‘To All The Boys I’ve Loved Before’ Has a Feminist Meaning We’ve All Been Missing

While we’ve all been obsessing over Noah Centineo and the ever dreamy story line of Netflix’s newest teen rom-com, To All The Boys I’ve Loved Before, there’s one aspect of the movie that viewers have been overlooking: the overtly feminist tone the movie leaves in its wake.

The very plot of the movie offers a very feminist perspective on high school life and teen romance. The three main characters of the film are Lara Jean Covey, and her two sisters, Kitty and Margo. The girls are left with only their father to raise them, as their mother passed away earlier in their lives.

Throughout the course of the movie, it is shown how the three sisters are constantly helping each other out- whether it’s braiding each other’s hair or helping deal with the emotional turmoil that comes with being a teenager, the Covey girls always had each other’s backs. While something like this might seem insignificant, in today’s society where girls are constantly tearing eachother down and harassing one another, it was refreshing to see girl reinforcement.

In addition, Lara Jean stood her ground throughout the entirety of the movie and never let her morals or principles be sacrificed for a boy. For example, when she believed that Peter Kavinsky was not being honest with her about his interactions with Gen, and when she felt he wasn’t being respectful, she ended things with him.

While these actions might simply seem like easy, basic choices, too many movies and television shows feature female leads that make poor and self damaging decisions in order to maintain their relationships. Showing a main character with such strong principals gives younger girls role models to look up to, and teaches adolescents to never settle for a relationship they’re unhappy in.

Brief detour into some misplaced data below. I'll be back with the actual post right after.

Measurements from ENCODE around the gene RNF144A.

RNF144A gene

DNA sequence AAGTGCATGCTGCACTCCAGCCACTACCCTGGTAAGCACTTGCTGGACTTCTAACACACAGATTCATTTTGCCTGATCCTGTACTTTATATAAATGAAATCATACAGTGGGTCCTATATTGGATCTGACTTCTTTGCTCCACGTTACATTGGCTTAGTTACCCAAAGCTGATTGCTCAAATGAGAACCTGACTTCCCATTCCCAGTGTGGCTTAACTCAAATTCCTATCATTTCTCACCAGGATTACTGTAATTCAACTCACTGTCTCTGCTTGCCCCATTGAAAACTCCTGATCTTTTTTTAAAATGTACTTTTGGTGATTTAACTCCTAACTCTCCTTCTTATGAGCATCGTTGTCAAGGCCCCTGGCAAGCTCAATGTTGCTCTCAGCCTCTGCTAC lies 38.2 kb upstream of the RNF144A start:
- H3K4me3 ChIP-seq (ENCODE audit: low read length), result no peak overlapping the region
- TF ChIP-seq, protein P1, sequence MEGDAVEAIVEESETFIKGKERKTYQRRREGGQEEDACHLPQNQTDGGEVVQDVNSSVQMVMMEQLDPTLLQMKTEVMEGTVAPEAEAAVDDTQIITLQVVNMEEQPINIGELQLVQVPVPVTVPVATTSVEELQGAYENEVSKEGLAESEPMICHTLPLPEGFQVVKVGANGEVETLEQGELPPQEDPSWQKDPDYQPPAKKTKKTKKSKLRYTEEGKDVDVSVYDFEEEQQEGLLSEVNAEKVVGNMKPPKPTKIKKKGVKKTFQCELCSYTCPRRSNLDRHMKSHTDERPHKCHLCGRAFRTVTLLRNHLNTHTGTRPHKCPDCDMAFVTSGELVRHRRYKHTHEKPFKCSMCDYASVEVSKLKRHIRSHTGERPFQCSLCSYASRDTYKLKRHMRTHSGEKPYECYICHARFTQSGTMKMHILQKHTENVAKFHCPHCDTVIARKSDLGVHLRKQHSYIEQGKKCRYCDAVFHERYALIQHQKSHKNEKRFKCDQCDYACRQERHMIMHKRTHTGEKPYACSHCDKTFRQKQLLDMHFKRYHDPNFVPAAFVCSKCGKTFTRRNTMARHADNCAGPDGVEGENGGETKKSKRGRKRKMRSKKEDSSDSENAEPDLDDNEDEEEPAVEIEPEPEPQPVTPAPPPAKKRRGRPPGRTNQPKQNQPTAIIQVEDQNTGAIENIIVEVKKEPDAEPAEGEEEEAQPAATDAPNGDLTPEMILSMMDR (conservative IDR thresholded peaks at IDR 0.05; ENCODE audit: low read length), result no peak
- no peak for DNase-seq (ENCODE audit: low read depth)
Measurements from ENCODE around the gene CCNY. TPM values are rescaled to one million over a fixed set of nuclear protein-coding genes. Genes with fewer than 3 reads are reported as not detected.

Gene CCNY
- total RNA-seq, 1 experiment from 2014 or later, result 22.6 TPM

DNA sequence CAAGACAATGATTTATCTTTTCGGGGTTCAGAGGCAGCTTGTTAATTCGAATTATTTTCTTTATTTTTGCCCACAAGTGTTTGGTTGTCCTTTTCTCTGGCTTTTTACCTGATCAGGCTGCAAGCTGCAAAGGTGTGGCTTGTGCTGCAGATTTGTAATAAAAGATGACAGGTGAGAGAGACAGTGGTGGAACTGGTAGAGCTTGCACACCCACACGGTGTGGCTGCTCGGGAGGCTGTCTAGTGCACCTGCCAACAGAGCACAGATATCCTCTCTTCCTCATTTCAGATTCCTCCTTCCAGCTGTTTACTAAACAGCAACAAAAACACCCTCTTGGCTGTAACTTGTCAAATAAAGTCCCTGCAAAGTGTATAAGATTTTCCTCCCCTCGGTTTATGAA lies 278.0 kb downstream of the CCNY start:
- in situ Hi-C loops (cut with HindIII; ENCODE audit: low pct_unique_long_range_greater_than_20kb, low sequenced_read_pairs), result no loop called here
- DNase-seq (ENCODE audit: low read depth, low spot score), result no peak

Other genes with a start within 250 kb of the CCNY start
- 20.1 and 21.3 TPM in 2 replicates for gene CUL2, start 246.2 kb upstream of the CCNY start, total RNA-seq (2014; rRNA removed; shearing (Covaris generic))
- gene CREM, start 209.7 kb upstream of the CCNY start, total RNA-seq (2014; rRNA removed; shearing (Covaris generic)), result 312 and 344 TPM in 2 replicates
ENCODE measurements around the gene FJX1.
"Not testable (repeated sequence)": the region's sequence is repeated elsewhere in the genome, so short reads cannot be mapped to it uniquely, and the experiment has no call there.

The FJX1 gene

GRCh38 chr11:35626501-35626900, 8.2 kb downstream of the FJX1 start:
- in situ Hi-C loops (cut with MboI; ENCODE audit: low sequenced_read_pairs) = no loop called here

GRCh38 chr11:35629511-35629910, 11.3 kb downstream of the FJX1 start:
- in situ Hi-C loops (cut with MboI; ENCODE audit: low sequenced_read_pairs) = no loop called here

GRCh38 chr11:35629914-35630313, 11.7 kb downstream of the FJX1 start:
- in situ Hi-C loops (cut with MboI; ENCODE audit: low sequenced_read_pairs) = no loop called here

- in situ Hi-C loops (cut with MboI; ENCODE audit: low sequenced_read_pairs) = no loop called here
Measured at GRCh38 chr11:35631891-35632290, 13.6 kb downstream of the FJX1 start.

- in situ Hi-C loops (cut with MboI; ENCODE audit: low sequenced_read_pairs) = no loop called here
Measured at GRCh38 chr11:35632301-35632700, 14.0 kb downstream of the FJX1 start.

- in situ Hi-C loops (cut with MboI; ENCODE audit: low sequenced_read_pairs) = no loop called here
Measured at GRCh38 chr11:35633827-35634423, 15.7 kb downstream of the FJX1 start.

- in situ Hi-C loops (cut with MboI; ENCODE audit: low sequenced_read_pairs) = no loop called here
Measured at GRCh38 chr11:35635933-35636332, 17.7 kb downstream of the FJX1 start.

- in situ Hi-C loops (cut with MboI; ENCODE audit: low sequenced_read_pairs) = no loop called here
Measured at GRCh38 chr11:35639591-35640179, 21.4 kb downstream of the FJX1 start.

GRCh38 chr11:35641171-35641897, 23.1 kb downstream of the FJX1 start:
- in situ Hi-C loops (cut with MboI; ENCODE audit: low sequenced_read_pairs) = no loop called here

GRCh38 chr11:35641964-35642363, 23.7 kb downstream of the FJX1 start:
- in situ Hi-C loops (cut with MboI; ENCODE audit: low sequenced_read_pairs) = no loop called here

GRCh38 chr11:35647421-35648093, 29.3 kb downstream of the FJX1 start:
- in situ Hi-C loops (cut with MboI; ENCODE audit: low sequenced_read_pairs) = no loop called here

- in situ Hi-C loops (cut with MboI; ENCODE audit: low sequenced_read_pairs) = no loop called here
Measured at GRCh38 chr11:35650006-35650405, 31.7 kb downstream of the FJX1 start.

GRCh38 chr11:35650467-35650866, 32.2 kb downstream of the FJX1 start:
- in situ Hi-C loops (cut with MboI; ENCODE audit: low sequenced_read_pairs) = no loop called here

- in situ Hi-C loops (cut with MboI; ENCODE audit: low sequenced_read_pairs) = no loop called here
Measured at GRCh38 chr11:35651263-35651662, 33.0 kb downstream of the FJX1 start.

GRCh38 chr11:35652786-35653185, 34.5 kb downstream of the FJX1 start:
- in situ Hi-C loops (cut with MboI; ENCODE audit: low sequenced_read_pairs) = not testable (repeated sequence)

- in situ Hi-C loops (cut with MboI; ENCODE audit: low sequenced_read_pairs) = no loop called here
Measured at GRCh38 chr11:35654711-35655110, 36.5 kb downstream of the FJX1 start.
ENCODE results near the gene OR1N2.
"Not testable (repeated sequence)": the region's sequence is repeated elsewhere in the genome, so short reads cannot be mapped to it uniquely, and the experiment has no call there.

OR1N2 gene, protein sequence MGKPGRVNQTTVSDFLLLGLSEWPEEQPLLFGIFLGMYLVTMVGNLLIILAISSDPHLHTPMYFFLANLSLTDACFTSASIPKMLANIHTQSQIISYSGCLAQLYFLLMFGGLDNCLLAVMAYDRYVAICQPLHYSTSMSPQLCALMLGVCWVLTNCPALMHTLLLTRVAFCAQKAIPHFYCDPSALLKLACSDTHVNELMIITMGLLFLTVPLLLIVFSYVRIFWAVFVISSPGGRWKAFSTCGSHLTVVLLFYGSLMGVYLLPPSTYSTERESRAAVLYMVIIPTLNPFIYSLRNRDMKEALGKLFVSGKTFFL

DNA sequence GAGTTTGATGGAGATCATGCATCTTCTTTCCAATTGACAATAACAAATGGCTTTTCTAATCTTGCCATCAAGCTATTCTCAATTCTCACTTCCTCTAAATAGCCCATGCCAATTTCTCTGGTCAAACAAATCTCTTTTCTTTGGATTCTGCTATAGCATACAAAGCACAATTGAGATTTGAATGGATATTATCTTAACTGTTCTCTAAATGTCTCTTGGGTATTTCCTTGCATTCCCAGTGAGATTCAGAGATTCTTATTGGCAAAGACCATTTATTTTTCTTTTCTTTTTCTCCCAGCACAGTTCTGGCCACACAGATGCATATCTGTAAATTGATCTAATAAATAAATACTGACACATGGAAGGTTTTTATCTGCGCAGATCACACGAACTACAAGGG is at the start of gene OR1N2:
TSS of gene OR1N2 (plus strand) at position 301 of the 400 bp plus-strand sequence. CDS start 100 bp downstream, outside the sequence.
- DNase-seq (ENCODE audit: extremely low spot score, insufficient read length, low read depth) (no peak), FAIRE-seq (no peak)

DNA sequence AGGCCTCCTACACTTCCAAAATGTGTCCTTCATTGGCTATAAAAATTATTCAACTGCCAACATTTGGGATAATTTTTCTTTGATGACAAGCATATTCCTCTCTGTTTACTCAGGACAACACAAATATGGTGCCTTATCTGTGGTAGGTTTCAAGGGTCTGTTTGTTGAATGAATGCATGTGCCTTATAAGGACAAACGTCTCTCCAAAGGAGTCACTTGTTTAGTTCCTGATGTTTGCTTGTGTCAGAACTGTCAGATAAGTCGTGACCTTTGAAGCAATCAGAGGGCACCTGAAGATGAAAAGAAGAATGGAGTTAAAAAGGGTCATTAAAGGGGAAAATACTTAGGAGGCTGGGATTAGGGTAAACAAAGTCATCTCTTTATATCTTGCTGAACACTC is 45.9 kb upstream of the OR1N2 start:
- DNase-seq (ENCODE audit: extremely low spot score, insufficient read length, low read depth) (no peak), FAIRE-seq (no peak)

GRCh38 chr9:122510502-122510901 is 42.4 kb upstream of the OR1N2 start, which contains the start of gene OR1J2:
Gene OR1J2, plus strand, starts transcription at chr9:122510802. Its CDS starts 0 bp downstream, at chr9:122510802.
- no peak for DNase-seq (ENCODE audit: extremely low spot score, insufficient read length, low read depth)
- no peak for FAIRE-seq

Also, something that might not be known by most viewers is that the director of the film was Susan Johnson, who is a woman. Having female directors has been a recent push in Hollywood and production companies, as a report from 2016-2017 revealed that only 28% of creators, writers, directors, and executive producers were women. Seeing To All The Boys I’ve Loved Before not only exhibit female empowerment, but practice it is dedication that is sadly abnormal in most films and shows.

The female empowerment and encouragement present in To All The Boys I’ve Loved Before is the dose of feminism that our movies needed. Especially because the film had such a young audience demographic, the lessons presented throughout the movie will be taught to the generation that needs it the most.  



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